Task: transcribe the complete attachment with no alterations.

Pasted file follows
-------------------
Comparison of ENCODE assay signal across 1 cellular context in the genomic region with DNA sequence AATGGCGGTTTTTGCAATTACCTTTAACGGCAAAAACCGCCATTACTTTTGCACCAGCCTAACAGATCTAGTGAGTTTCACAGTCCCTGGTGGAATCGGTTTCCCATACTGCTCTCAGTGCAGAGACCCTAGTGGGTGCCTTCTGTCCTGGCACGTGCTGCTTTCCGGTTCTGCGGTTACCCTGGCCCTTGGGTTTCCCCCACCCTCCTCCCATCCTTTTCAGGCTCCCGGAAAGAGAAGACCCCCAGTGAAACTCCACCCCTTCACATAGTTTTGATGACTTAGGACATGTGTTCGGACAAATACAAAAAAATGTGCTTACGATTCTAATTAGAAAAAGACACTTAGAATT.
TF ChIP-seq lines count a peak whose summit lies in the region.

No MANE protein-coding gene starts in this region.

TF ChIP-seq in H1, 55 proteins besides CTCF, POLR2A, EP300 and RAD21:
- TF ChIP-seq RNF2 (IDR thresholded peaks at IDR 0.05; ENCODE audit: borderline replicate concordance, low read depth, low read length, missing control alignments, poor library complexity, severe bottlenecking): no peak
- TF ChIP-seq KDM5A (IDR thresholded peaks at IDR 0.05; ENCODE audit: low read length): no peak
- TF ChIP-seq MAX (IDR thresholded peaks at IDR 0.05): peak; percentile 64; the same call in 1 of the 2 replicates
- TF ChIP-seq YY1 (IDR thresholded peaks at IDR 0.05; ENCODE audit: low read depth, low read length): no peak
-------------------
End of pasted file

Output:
Comparison of ENCODE assay signal across 1 cellular context in the genomic region with DNA sequence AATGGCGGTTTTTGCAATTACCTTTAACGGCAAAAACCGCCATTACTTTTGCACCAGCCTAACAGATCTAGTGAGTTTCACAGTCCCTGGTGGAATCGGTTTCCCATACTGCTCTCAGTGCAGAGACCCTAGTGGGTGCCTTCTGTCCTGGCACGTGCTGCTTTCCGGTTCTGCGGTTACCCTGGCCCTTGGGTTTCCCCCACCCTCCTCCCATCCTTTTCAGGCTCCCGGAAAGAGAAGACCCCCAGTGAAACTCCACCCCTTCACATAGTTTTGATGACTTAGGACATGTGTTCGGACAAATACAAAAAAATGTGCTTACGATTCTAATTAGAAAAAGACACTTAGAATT.
TF ChIP-seq lines count a peak whose summit lies in the region.

No MANE protein-coding gene starts in this region.

TF ChIP-seq in H1, 55 proteins besides CTCF, POLR2A, EP300 and RAD21:
- TF ChIP-seq RNF2 (IDR thresholded peaks at IDR 0.05; ENCODE audit: borderline replicate concordance, low read depth, low read length, missing control alignments, poor library complexity, severe bottlenecking): no peak
- TF ChIP-seq KDM5A (IDR thresholded peaks at IDR 0.05; ENCODE audit: low read length): no peak
- TF ChIP-seq MAX (IDR thresholded peaks at IDR 0.05): peak; percentile 64; the same call in 1 of the 2 replicates
- TF ChIP-seq YY1 (IDR thresholded peaks at IDR 0.05; ENCODE audit: low read depth, low read length): no peak